How literary breakout Nana Kwame used Black Friday to inspire his dystopian short stories

By
Photography Rémi Lamandé

Published September 12, 2018

In his debut book, Nana Kwame Adjei-Brenyah envisions a sci-fi dystopian America addicted to hardcore violence and holiday markdown sales. 

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Mall employees battling omelet-brained, merch-obsessed zombie customers on Black Friday. An amusement park called “Zimmerland,” where guests simulate murdering a black teen while defending their white, suburban neighborhood. A Groundhog Day–type scenario in which gruesome acts of violence fill the same morning on an endless repetitive loop. These are just
some of the disturbingly dark and extremely brilliant dysto
pian premises in Nana Kwame Adjei-Brenyah’s debut short-story collection, Friday Black [Mariner]. Born in Queens and raised in Rockland County, New York, the 27-year-old writer got hooked on serial YA fantasy novels as a child and turned to writing early. “It was something people couldn’t take away from me,” he says. “And it was free. I didn’t need a camera or a microphone. I could do it on my own.”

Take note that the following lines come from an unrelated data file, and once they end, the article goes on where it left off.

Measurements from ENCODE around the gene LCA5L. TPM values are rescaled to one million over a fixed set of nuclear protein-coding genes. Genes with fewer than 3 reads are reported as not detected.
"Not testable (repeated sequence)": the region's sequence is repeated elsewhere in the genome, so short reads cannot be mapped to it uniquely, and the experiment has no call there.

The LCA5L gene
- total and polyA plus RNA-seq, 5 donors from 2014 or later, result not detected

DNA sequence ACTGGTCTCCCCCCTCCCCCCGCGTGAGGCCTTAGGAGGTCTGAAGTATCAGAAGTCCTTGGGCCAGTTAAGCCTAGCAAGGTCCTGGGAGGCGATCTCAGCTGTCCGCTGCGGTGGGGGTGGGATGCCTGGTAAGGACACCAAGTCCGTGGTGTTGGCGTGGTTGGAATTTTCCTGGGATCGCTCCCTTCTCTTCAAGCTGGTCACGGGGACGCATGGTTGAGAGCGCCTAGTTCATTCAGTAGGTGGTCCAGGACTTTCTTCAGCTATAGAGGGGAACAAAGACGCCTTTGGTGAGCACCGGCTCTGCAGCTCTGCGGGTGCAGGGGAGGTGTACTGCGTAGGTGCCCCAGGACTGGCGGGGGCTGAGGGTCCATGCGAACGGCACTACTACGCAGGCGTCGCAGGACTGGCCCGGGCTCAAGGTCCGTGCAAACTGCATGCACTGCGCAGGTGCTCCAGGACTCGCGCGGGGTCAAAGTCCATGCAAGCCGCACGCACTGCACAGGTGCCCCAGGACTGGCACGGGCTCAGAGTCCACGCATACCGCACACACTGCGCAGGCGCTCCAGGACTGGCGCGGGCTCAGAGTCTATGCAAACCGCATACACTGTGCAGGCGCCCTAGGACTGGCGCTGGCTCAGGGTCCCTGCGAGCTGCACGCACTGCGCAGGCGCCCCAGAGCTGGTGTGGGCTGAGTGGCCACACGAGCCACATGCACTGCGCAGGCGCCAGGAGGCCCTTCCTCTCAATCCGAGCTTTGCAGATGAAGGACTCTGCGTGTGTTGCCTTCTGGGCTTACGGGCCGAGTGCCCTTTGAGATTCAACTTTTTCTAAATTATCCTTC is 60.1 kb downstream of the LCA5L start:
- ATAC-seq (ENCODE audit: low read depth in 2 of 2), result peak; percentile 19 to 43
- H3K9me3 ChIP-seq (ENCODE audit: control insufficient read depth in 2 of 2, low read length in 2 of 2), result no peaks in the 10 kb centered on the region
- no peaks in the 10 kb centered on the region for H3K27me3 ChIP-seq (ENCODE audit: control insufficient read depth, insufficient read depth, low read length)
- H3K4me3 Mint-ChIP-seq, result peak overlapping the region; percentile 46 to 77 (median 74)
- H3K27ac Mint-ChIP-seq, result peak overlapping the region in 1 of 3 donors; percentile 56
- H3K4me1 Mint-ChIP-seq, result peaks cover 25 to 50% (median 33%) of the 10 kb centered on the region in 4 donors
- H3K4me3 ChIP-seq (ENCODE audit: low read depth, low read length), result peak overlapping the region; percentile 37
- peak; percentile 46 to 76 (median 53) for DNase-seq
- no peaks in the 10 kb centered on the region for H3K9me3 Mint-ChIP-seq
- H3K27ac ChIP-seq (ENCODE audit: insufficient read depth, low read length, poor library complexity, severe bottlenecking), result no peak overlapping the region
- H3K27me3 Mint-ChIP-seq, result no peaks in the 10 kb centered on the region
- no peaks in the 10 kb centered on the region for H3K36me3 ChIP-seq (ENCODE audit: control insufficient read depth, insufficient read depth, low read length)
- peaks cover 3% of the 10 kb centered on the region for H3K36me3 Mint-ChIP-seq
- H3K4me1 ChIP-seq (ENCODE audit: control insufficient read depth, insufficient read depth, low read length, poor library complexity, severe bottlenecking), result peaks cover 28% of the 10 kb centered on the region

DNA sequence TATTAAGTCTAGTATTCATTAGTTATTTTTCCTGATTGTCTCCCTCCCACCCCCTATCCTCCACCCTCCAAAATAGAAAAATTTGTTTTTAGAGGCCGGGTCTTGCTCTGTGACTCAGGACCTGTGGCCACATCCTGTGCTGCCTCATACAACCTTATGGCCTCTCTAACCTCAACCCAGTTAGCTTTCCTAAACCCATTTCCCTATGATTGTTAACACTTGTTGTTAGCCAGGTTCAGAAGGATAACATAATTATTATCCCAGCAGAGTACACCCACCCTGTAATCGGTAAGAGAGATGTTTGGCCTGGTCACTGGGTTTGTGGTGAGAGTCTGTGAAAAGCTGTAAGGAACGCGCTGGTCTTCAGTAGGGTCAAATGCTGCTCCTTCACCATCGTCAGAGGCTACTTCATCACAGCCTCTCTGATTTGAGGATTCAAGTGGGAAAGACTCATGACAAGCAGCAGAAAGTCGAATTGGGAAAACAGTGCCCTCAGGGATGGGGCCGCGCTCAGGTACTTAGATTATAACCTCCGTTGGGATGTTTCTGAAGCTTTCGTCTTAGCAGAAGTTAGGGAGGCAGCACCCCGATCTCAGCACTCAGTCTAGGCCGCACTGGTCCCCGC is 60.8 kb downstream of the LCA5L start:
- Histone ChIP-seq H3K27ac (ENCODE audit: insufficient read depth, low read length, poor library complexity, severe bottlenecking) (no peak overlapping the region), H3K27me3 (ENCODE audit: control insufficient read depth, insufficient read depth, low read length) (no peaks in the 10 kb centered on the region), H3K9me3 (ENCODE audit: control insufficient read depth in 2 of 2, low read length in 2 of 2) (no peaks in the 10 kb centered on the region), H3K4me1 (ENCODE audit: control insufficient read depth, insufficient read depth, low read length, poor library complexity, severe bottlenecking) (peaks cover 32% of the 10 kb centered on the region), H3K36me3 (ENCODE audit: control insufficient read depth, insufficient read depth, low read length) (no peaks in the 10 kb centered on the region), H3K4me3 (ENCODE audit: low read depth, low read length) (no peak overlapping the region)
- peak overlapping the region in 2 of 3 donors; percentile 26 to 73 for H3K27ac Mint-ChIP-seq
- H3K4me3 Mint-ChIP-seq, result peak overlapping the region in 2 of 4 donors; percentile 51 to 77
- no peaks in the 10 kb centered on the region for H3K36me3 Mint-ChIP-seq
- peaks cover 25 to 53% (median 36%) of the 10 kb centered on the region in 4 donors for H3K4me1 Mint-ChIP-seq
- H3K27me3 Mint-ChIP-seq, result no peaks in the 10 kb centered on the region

As an undergrad at SUNY Albany, Adjei-Brenyah studied with his “literary fairy godmother” Lynne Tillman and, for his MFA at Syracuse University, worked with the maestro of satire George Saunders. While the wild inventiveness and piercing insights of Adjei-Brenyah’s stories could be described as Saunders-esque, the tough, nimble prose, which isn’t afraid to turn brutal or heartbreaking, is purely his own invention. His stories touch upon the volatile polemics of racism, consumerism, and violence in America. “It’s a privilege to think you can escape being political,” he says. “To make art is a political act.”

Most of the content germinates from an event or observation about the world, which he tweaks to draw out the absurdity. “I write satire as a way of putting humor against the edge of the terrible,” says Adjei-Brenyah, whose characters are often young black Americans caught in maddening systems of exploitation. More than one of his nightmare visions is set in a clothing store at a mall; although Adjei-Brenyah is now a professor of writing at Syracuse, he held down a retail job from the ages of 16 to 23. “I worked several Black Fridays,” he says. “And I literally saw one woman stepping on another woman for a pair of jeans.”